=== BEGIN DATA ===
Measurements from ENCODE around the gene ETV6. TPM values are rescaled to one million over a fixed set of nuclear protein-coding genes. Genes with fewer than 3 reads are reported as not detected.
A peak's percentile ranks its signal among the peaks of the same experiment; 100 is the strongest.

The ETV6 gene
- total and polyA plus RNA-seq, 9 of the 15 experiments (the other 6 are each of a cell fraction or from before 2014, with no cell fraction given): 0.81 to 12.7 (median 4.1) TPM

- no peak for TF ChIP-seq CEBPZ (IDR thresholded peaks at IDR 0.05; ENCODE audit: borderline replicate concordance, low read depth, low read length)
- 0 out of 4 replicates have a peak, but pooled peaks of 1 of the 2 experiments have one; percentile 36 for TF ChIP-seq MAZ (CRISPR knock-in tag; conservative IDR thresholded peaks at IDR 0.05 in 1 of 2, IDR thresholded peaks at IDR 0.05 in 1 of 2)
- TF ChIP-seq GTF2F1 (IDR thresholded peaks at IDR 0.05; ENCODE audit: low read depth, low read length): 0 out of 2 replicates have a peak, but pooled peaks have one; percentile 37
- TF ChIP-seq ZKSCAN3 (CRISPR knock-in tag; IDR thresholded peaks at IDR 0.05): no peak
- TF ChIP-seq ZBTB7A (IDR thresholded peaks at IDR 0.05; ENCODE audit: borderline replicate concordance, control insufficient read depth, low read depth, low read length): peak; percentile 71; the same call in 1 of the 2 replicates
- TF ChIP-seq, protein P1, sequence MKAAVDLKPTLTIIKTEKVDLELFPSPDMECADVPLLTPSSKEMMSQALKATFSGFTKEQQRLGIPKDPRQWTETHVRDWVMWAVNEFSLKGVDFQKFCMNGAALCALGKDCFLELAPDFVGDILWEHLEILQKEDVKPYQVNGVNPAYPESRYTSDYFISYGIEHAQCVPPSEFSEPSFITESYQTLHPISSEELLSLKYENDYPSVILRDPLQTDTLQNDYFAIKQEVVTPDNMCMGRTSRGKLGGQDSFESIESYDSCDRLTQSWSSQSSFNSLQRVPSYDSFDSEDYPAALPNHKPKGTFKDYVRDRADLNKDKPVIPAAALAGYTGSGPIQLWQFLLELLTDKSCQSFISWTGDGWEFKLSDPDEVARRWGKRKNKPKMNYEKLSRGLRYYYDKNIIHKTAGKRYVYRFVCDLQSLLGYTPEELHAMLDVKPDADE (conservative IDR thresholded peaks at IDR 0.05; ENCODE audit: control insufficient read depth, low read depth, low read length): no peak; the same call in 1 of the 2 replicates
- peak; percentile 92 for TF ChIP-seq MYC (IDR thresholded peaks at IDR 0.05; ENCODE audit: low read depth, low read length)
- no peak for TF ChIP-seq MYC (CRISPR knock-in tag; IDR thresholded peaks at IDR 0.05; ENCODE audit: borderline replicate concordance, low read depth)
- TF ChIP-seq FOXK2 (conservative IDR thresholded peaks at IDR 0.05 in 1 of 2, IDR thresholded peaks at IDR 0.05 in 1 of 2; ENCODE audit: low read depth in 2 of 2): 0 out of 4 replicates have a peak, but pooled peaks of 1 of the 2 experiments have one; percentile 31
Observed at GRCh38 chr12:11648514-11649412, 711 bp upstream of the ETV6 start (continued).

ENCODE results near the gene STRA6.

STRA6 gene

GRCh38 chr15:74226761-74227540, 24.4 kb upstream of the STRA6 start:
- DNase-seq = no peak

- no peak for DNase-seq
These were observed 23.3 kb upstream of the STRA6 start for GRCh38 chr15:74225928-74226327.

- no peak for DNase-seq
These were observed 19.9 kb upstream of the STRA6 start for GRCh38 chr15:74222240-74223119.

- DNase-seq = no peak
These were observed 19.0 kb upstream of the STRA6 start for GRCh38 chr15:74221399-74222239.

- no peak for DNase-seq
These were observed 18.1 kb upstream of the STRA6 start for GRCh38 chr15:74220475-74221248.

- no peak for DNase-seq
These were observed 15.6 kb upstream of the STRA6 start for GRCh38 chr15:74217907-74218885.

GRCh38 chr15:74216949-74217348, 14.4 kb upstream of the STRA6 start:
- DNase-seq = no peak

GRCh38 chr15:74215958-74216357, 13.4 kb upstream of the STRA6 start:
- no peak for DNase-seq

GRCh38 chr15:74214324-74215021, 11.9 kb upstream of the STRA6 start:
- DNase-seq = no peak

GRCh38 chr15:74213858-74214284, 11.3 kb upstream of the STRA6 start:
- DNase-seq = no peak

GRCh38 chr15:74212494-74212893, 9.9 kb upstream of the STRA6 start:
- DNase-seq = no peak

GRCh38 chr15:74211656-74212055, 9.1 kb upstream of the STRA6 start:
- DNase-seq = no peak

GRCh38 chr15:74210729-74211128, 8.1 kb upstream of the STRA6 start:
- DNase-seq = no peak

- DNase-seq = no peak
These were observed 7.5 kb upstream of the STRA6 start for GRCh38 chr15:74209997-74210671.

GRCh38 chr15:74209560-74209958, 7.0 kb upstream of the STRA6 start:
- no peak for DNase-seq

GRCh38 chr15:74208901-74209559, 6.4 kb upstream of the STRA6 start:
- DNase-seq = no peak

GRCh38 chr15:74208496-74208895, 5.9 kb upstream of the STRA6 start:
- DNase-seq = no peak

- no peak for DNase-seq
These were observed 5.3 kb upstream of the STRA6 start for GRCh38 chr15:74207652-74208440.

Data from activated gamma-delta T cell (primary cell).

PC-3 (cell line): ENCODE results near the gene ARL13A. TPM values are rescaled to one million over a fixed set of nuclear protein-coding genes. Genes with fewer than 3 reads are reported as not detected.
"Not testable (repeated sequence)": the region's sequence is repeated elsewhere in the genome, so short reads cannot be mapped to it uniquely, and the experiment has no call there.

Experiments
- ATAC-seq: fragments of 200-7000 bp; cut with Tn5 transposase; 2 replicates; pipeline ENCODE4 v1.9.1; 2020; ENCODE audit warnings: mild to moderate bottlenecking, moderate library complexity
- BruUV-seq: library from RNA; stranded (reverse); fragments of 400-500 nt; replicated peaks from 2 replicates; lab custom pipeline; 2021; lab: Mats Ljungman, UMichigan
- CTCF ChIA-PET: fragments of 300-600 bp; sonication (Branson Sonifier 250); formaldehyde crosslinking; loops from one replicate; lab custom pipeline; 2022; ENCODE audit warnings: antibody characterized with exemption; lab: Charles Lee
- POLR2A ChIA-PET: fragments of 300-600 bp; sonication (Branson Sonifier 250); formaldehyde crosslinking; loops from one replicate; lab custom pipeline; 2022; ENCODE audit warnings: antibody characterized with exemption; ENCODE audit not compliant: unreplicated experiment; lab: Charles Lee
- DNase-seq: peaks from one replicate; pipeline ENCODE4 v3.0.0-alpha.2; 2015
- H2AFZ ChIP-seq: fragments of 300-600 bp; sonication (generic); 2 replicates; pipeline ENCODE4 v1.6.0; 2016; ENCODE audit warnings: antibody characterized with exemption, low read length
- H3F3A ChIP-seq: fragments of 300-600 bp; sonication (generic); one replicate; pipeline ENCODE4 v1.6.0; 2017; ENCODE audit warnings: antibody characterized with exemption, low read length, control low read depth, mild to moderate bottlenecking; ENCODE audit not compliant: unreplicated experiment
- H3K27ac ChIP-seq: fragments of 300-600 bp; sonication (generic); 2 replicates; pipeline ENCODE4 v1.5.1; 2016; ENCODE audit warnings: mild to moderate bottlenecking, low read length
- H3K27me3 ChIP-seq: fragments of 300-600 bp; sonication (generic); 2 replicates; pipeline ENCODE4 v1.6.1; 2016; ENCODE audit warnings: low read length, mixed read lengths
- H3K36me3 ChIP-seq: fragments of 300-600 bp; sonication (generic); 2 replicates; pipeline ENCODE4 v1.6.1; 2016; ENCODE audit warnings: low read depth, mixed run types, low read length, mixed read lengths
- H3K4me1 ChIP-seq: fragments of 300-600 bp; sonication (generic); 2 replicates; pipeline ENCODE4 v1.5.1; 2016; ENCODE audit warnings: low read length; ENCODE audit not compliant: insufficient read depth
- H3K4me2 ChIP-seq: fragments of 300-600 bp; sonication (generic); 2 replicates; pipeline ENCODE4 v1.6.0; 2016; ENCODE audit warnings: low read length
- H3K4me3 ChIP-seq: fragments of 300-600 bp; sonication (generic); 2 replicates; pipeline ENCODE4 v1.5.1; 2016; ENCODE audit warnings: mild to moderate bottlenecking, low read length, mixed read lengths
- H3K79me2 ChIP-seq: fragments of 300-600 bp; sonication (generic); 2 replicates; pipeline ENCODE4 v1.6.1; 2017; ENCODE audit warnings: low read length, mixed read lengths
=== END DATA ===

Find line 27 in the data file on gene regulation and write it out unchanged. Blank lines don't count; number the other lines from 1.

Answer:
- no peak for DNase-seq